Part 8 -The First Operating System Standard
Gary Kildall will always be one of the misunderstood people related to the pc industry. At one time this true pc pioneer was a bigger name than Microsoft's Bill Gates. Other people knew him in later years as the co-host of Public Television's Computer Chronicles. Unfortunately, some people will claim he was the man who missed one of the biggest opportunities in business history, but there are several sides to this story. But to all of us who use pc's, we daily use commands he had written into the first pc operating system standard. Every time you use the directory command - DIR - to list files, you're using a cp/m command that is one of many carry-overs in today's DOS operating system.
Gary Kildall was born in Seattle and later received a computer science degree in 1972 from the University of Washington. While attending UW, he rubbed elbows with the young Bill Gates and Paul Allen when they were working at part-time jobs at computer companies in Seattle's University district. Gary had the same appreciation for DEC computers that the boys had. After graduation, he joined the Navy and was stationed in Northern California at Monterey, teaching computer science at a Naval postgraduate school. When Intel introduced their first microprocessors, Gary bought one just to play around with. After his Naval tour ended, he stayed in the area, continuing his teaching, and working on several projects in his company which he named Intergalactic Digital Research.
He actually wrote his operating system for microcomputers - which he called CP/M - control program - microcomputer - in 1973 - two years before the Altair computer kit appeared on the cover of Popular Electronics later in 1975. As many things have evolved off tangents in the PC industry - he actually wrote it as part of another project he was working on. Gary was trying to get his own language to run on an Intel 8008 microprocessor. He called this language PL/M - programming language for microcomputers - and he decided that there needed to be a software interface - or an operating system - that would enable the microprocessor to communicate with a floppy disk drive input/storage device. Floppy disk drives at the time cost a fraction of what a teletype machine with a paper tape cost. Gary figured correctly that floppy disk drives were the superior technology.
Being a fan of DEC minicomputers, he borrowed a lot of the features he admired in DEC's TOPS 10 operating system for PDP-10 computers and adapted them to his cp/m system.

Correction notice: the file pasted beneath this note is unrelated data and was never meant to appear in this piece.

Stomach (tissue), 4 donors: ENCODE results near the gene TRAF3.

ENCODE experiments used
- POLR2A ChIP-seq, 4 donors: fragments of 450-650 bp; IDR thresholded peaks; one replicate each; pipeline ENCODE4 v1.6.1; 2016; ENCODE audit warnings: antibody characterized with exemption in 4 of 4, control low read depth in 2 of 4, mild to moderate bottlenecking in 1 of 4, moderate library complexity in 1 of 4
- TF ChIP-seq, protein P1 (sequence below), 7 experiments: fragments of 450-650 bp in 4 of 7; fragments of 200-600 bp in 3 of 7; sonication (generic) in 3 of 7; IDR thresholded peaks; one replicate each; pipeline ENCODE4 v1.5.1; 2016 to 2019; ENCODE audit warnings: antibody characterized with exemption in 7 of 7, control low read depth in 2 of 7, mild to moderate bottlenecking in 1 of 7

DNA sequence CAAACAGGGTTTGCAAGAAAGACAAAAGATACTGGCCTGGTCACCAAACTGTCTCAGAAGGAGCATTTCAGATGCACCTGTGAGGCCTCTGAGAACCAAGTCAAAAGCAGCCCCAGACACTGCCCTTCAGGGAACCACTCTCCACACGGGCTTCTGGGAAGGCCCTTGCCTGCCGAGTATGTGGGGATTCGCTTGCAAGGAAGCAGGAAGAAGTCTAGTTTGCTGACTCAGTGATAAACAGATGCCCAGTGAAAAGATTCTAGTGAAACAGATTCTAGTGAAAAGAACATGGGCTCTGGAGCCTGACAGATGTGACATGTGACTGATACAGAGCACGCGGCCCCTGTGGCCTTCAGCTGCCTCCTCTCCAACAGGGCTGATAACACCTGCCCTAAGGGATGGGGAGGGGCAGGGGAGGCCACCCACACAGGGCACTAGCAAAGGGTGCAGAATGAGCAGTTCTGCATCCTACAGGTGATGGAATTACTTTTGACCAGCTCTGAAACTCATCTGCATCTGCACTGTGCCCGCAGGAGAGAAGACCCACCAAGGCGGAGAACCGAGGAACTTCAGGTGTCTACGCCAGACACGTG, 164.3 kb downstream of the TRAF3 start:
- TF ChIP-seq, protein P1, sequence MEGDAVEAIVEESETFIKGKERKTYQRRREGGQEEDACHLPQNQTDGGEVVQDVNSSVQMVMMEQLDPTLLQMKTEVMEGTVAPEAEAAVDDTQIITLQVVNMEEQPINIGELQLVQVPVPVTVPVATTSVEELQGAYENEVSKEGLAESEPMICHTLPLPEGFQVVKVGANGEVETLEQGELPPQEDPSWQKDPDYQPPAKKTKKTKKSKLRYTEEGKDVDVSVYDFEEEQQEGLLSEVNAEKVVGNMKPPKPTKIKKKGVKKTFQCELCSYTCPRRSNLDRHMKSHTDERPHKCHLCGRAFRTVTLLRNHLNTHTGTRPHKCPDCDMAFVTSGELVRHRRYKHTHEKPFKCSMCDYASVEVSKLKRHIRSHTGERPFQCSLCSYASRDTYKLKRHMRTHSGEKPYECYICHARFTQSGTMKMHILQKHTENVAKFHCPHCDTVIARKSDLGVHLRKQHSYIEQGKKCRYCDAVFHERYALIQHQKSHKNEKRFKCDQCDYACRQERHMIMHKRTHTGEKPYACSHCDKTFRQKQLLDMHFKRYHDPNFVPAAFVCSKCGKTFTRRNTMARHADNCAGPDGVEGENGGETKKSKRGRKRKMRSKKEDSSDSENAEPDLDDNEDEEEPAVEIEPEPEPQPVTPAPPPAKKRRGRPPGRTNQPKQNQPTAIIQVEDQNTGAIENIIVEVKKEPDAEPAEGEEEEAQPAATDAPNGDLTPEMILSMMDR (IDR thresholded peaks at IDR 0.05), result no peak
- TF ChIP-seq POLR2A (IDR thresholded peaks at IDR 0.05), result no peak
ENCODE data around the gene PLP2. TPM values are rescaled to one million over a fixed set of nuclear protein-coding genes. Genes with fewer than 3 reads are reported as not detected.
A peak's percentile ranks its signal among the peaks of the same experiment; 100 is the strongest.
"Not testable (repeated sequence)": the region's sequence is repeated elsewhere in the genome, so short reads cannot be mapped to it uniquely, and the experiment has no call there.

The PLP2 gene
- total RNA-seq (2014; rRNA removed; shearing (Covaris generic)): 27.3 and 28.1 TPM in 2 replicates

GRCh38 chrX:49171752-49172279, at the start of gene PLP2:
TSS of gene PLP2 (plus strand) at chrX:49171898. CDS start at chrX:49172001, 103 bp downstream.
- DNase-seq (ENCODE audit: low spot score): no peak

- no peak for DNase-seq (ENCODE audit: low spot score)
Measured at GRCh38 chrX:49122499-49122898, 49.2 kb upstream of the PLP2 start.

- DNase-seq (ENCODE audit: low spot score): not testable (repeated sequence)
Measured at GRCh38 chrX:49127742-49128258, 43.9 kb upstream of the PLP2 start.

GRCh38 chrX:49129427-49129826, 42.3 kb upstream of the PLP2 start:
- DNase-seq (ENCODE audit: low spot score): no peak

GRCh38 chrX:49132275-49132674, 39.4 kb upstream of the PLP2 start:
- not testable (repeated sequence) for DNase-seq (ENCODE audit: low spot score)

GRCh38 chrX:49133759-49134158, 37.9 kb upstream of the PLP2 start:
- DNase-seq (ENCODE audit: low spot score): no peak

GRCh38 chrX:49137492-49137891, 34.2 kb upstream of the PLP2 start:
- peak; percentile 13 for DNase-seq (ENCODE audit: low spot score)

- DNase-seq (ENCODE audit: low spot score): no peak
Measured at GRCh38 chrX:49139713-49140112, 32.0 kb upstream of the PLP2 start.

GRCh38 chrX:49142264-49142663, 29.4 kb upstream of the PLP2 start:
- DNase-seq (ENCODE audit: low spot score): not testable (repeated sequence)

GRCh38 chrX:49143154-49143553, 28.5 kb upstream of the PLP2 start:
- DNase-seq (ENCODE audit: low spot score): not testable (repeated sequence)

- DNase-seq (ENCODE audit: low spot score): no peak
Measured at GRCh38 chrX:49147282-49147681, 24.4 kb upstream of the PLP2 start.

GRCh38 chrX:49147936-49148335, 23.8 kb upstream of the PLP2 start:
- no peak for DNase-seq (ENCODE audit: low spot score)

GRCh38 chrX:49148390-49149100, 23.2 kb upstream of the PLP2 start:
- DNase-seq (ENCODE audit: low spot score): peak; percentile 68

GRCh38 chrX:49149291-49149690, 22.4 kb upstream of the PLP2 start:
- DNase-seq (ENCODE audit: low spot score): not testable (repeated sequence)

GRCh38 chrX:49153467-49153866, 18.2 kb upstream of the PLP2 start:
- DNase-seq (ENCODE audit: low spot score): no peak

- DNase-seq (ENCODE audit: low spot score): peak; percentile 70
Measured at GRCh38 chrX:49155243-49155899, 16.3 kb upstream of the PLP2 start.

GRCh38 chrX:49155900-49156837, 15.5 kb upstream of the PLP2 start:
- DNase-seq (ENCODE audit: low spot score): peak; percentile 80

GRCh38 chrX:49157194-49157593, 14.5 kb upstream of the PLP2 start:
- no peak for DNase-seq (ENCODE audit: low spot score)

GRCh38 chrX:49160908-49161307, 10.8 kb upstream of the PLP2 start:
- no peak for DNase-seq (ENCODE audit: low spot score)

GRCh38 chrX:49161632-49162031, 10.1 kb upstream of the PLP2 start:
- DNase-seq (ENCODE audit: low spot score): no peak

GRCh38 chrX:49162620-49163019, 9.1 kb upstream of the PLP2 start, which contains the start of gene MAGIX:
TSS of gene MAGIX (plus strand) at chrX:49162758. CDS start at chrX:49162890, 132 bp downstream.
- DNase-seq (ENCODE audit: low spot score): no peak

A few years later - after Bill Gates and Paul Allen had written their version of Basic - borrowing many features from DEC's version of Basic - successfully fed it into the Altair computer using a paper tape - and after the Altair computer had been cloned by IMSAI and others and when microcomputers began to take off - Gary Kildall was in the right place at the right time with an in-place operating system - cp/m - which would allow these early computers to use floppy disk drives - and in theory at least - allow programs from one computer to run on another computer - because they shared the same operating system.
CP/M became the dominant operating system used by the majority of the early microcomputers, and at one time there were over 100 different micros running cp/m. Gary Kildall toned down his company name to Digital Research Inc. or DRI - dropping the seventies sounding "Intergalactic. The PC market place from 1975 until 1981 was dominated and divided between Digital Research and Microsoft, with an informal understanding between them that Microsoft was THE pc languages company, and Digital Research was THE pc operating system company.
Of course there were exceptions to this rule. Radio Shack had their TRS 80's and other micros with their own Basic and TRSDOS operating system; Atari and Commodore were in similar situations, and then there was this crazy company named Apple which was started by a couple california kids in a garage which had its own operating system. But ironically, even the Apple II had an add-in card - developed by Microsoft called the Soft Card - which allowed an Apple to run CP/M - and over 100,000 were sold.
But we'll talk more about a lot of other ironies associated with Apple computer next week..
On to Segment 9, "Home Brewing and Computers Named Apple"
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